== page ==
Here’s what education articles will be on the ballot in November
Two local school districts decided late Monday to turn to voters in November for help in passing two separate proposals.
CORPUS CHRISTI, Texas — Two local school districts will turn to voters in November asking for help in passing two separate proposals.
If you live in the Corpus Christi Intendant School District, you’ll vote on a $220 million bond package that would include new colleges.
Since 2008, voters have approved funds for nearly 20 new school buildings at CCISD.
CCISD’s $220 million bond proposal would focus on building a new Hamlin Middle School to replace the current 68-year-old open-wing building.
If approved, the new school would be built on Hamlin’s property while students continue their education on the current campus. The proposal also included another new middle school to meet the needs of the growing South Side.
This would be built on property the district owns near Creekside Elementary. The list goes on with nearly $13 million worth of renovations at TG Allen Elementary, which is set to house George Evens students.
Additional funds would be used for new gymnasiums at Adkins and Driscoll colleges.
According to district officials, the measure would not affect residents’ tax rate.
In the meantime, if you live in the Flour Bluff Independent School District, school cops and extra school buses are in line, depending on what voters think of a tax hike.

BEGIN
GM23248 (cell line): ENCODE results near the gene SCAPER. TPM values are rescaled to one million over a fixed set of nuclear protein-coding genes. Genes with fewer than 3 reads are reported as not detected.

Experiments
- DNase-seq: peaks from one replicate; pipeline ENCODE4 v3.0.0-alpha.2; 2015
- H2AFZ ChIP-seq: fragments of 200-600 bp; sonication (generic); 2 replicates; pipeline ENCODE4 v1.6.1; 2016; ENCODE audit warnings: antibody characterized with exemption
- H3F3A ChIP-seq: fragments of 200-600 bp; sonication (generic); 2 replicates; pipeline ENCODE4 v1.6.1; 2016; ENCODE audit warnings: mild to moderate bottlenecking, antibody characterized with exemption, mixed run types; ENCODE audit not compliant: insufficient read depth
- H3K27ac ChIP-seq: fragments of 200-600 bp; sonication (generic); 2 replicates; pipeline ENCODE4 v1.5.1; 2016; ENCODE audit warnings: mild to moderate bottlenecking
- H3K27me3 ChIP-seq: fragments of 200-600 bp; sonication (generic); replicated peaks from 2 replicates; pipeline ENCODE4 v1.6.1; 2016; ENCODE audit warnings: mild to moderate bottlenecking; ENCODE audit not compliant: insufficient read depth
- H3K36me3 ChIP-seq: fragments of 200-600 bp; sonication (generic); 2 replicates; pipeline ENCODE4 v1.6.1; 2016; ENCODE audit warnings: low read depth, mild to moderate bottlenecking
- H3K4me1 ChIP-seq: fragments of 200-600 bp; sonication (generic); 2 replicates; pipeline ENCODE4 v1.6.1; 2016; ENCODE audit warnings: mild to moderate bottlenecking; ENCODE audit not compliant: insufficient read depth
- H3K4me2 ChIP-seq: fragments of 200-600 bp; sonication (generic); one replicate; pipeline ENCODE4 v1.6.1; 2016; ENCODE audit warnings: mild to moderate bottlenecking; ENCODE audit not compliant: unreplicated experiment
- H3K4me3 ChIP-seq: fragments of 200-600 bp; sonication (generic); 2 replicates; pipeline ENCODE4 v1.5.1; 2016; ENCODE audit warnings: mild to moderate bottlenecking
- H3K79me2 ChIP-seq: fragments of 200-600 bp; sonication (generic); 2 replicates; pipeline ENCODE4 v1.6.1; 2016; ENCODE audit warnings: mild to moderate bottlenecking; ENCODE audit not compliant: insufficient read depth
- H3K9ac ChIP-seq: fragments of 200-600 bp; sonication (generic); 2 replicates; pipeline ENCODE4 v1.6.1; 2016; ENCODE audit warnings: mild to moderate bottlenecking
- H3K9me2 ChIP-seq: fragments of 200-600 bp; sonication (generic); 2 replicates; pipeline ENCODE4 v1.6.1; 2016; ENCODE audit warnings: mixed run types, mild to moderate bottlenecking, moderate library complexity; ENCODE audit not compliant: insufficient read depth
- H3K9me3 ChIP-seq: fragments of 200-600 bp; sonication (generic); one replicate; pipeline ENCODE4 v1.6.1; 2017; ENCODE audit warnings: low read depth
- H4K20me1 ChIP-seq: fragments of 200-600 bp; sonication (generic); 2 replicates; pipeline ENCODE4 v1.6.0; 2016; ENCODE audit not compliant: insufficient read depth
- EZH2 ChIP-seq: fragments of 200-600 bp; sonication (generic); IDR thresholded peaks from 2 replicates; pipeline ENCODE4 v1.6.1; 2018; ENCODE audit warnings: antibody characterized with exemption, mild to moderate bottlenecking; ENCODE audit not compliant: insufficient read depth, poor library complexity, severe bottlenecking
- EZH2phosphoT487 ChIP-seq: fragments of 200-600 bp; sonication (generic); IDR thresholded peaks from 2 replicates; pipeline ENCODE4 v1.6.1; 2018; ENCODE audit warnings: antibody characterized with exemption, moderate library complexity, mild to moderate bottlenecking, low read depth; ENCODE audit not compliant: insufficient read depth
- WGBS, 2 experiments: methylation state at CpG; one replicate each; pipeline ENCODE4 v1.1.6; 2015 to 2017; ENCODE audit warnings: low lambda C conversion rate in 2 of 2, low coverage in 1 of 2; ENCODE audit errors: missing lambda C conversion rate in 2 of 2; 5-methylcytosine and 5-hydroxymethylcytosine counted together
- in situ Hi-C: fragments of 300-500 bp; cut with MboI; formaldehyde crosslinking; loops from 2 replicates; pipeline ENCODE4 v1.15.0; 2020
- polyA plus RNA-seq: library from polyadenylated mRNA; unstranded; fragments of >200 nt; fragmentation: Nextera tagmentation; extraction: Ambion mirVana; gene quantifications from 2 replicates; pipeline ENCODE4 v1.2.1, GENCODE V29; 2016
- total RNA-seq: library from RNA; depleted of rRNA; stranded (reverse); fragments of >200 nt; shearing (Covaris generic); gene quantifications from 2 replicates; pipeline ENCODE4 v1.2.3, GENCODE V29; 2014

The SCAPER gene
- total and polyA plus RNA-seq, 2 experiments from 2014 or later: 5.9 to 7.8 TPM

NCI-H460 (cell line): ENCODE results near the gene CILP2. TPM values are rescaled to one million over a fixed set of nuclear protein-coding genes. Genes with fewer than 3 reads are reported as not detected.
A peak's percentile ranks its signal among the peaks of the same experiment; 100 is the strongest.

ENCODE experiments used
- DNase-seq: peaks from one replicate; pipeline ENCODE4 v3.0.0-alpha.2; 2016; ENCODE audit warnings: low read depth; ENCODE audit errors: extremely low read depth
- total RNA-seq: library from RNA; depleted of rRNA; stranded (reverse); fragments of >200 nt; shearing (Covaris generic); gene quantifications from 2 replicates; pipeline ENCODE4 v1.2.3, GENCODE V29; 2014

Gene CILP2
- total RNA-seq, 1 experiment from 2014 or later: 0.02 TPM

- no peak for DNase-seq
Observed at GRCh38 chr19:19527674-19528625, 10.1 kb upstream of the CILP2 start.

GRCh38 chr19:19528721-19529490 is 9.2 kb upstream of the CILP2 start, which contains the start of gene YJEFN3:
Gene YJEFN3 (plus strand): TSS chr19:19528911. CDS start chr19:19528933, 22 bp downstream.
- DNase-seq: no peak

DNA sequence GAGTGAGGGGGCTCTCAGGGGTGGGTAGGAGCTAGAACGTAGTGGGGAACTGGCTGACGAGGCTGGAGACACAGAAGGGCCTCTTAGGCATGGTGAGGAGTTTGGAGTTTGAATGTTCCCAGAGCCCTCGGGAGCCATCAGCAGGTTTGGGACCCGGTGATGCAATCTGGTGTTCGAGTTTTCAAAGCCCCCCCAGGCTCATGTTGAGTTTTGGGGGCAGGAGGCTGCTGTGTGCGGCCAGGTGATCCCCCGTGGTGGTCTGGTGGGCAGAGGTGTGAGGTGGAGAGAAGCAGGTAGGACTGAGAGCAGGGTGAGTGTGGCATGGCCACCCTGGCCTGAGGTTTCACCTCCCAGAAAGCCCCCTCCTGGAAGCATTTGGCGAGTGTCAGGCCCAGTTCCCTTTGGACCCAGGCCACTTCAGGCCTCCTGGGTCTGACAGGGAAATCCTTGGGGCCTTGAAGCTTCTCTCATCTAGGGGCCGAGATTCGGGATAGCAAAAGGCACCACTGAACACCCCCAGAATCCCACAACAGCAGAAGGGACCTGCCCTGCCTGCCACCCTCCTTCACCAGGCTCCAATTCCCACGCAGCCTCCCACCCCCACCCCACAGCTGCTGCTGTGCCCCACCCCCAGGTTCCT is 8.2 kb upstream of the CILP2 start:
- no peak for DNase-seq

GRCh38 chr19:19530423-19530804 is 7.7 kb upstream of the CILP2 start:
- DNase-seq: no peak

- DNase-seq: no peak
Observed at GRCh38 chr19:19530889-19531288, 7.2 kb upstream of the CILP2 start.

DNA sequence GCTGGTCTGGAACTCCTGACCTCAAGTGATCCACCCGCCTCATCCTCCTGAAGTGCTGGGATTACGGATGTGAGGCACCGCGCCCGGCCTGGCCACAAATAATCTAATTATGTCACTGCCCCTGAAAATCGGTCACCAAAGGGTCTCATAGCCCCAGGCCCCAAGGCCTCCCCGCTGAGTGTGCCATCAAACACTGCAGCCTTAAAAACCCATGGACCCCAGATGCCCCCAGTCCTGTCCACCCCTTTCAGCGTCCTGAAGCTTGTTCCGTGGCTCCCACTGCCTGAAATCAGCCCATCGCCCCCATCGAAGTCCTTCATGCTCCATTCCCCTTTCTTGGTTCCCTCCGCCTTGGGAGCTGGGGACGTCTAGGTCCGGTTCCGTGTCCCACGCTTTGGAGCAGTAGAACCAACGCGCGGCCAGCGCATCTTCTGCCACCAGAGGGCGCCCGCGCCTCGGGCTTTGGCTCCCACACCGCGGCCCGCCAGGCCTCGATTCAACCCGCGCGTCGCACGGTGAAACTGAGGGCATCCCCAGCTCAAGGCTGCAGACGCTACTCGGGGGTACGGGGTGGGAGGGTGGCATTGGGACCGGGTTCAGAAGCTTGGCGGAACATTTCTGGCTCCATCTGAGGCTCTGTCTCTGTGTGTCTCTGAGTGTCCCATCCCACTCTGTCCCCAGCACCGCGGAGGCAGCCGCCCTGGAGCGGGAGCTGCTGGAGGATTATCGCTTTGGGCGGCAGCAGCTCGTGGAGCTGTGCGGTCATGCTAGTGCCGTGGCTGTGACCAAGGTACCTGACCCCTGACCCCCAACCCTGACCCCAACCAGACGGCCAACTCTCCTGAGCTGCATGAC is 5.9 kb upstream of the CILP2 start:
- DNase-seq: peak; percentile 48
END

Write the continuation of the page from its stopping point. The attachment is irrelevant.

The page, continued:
School leaders approved a budget of $62.5 million for the 22-23 school year.
Highlights include salary increases for all employees with a starting salary increase for teachers, as well as a 4% increase for replacements.
“In fact, one of the best years we’ve had to get our teachers’ pay scale up to $50,000 a year,” said Flour Bluff ISD Superintendent Velma Soliz-Garcia. “Our starting teacher pay rate came in, we were one of the lowest in the area at $47,000, that puts us closer to other school districts in the area.”
The council will also ask voters to approve a 7-cent tax hike in a November tax rate election.
“This is a historic year for us at Flour Bluff ISD,” Garcia said. “First year that our home values, cost of homes went up so much, HB3 legislation passed a few years ago finally impacted us to the point of bringing our rate to rock bottom and capping us at 80 cents.”
If approved, Garcia said the money would help provide four additional school police officers, so each campus has a duty officer, as well as five new school buses.
Flour Bluff ISD would still have one of the lowest tax rates in the region.
Election day is November 8, 2022.
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